Michael Burcham: Especially private equity, right?

Mickey Jiang: Especially private equity. And they made me feel like a peer. And you could tell even back then, even at their age then, that they were five of the most charismatic and cerebral people working in this world that I had ever had the good fortune to come across. So, they put what felt like an outsized amount of effort in teaching me why things were important. How they were going to be used in driving our business forward and treating me truly as a peer and not just another gear in the machine. And so, when it comes to individual investing styles, they each have very unique manners and profiles of how they connect with people.

And by working so closely with all of them, I've had a chance to pick and choose the aspects of how they approach their craft and mold them into who I am personally to develop my own voice and methodology and style of investing and interfacing with people.

Anderson Williams: If I can add just another question there, Mickey, now that you're in the Principal seat, how do you think about the younger generation coming up behind you to carry on that sort of access and learning and mentorship that you got, now that Shore is quite a bit bigger and now that you're in a leadership position?

Mickey Jiang: That's a great question. I think the firm as an institution has done a really nice job recruiting and nurturing people at the VP, Principal level, the senior level to carry forward their legacy in terms of mentorship and guidance. So uniquely, we started up an analyst program, I think a little earlier than some of our peers.

And at every stage, we try to enact a similar structure and model to mentorship to education. We have a program that helps educate analysts and interns early on in their career. There are ongoing meetings, office hours that folks hold for junior team members to step in and ask questions that they're uncomfortable with.

And I'm really proud in particular of the junior team members who have been able to elevate to those senior positions. And I get to see it in action every day, the way that they care for their other associates and analysts, how they raise their hands in the bullpen and support one another, even when it's not on a project that they're working on.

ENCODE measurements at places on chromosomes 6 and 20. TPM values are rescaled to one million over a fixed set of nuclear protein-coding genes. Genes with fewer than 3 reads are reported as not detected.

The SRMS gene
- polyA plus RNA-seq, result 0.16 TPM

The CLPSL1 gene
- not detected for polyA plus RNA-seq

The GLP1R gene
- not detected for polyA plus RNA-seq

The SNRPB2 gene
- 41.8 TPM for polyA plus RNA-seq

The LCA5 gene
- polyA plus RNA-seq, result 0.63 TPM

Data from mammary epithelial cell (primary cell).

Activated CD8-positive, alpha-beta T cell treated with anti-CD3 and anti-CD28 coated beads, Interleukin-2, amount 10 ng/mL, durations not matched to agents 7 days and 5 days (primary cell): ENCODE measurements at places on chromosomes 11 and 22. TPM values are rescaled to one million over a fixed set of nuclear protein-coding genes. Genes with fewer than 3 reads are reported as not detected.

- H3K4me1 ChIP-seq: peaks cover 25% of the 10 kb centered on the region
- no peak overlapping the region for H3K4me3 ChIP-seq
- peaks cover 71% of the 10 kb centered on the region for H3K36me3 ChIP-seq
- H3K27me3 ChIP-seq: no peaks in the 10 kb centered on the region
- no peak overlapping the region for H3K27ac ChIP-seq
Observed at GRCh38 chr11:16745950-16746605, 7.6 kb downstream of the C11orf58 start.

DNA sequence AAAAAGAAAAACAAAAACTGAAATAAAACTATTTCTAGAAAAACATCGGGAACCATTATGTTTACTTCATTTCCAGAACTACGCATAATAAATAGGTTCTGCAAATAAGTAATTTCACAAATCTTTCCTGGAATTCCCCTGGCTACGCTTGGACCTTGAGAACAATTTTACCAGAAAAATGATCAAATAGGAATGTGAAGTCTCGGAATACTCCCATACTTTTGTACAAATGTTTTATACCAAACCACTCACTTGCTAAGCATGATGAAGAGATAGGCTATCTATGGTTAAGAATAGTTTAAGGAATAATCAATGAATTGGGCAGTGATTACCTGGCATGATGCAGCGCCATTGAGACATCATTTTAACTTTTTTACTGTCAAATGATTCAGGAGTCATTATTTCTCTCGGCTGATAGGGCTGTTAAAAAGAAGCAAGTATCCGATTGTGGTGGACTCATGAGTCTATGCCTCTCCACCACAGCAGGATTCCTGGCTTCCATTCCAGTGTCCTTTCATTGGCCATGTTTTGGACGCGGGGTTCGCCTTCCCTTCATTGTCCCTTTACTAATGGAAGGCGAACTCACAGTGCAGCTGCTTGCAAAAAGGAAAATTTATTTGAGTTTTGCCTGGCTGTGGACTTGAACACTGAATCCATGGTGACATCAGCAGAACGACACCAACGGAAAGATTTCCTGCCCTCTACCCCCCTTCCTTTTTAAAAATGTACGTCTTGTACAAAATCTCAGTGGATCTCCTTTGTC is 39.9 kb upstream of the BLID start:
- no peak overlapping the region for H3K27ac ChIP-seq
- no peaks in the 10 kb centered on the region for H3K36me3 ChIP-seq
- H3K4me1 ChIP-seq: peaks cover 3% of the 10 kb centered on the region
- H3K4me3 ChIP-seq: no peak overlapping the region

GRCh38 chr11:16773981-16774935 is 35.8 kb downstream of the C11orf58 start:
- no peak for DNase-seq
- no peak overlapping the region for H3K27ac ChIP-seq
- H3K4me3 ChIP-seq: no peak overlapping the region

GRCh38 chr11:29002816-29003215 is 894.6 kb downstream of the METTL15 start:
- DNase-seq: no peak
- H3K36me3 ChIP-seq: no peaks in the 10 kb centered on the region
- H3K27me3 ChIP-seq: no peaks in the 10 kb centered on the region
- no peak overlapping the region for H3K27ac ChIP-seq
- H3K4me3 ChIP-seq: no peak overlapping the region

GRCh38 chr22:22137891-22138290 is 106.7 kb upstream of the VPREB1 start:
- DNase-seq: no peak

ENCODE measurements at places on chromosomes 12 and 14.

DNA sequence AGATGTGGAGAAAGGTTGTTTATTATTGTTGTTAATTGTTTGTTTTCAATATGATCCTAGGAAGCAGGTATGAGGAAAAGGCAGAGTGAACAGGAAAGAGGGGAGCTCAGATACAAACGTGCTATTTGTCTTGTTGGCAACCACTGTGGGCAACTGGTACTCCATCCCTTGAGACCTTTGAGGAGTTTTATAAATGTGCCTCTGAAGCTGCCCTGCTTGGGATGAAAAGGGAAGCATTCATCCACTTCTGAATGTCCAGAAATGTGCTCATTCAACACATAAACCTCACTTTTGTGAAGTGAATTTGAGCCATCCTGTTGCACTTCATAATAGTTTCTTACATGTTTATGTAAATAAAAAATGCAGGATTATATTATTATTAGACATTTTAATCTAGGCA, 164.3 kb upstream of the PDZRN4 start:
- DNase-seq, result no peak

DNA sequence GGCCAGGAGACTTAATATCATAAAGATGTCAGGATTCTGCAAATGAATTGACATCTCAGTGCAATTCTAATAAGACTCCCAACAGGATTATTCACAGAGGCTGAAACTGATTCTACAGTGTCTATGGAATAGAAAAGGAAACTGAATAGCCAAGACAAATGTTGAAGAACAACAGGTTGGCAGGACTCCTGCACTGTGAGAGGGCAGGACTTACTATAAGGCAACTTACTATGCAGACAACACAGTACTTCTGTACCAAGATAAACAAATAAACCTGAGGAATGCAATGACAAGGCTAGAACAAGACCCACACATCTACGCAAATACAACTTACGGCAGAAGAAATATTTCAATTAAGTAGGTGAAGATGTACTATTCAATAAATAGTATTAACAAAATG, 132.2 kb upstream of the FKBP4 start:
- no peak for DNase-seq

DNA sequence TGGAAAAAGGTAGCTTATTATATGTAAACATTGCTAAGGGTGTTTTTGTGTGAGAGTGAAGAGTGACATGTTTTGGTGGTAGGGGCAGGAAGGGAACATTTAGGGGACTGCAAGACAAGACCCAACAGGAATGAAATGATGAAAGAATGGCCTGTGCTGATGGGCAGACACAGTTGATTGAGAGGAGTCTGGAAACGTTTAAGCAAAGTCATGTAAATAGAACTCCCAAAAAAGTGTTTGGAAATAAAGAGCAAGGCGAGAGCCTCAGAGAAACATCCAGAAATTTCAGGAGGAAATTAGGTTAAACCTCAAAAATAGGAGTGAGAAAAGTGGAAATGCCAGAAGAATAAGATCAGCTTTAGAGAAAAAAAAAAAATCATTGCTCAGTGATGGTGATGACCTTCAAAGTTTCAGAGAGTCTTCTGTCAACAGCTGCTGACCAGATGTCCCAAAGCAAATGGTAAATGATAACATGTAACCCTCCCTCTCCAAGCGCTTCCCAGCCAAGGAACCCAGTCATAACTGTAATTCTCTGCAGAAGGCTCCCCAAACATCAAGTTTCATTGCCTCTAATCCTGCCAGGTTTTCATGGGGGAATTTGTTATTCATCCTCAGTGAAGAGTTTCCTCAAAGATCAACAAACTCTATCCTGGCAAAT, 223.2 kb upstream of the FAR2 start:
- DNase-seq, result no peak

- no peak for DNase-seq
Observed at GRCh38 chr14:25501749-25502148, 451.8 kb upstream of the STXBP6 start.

And so, I think that culture that, that way of going about building a business is probably the most sustainable way I can think of. And it's been great to see the education and the rise in a lot of our junior professionals and senior professionals.

Anderson Williams: It's remarkable that early experience and culture that the founders were building with you, how you guys have so intentionally scaled, not just strategically the learning, but the culture of accessibility and investment in the team and so forth.

I think that's really remarkable part of Shore.

Shore’s Evolution

Michael Burcham: In this next segment, Anderson asks Mickey to talk about what has changed and what has stayed the same as Shore has grown. Mickey shares his thoughts on the evolution of Shore. He describes the growth of the organization through four distinct phases, and how each phase brought new resources to our partner organizations and began to define the Shore Capital way of working.

He also talks about the firm's ability to hire great people, immersing them in a culture of collaboration.


Anderson Williams: What are the biggest differences for you between those early days at Shore and where you are today? And maybe in addition to this approach to mentorship and learning, what are some things that have stayed the same?

Mickey Jiang: Well, I think more things have stayed the same than have changed. But if I had to think about differences, I'd like to think about Professor Boris Groysberg from Harvard Business School. So, someone we've had a chance to work with really closely over the years and we greatly respect. One of my favorite frameworks from him is the four stages of organizational growth, which I think goes from discovery to direction to structure to culture.

And when I think of differences, I think about how our team has evolved from being generalists at every level. For one example, investment professionals were building, managing, and distributing every single company dashboard. And for another example, serving as fractional CEOs or CFOs for our companies to the second stage in turning our team members into specialists.

So, another example would be our Resource Team in our Internal Sourcing Team. So more front-end deal sourcing and onboarding was better supported. So, our investment team could focus more on working at the top of their license, building new investment ideas and executing on key strategic initiatives. And then that next stage, ultimately developing and hiring experts as we founded our Centers of Excellence with functional leaders in technology or business development or revenue optimization.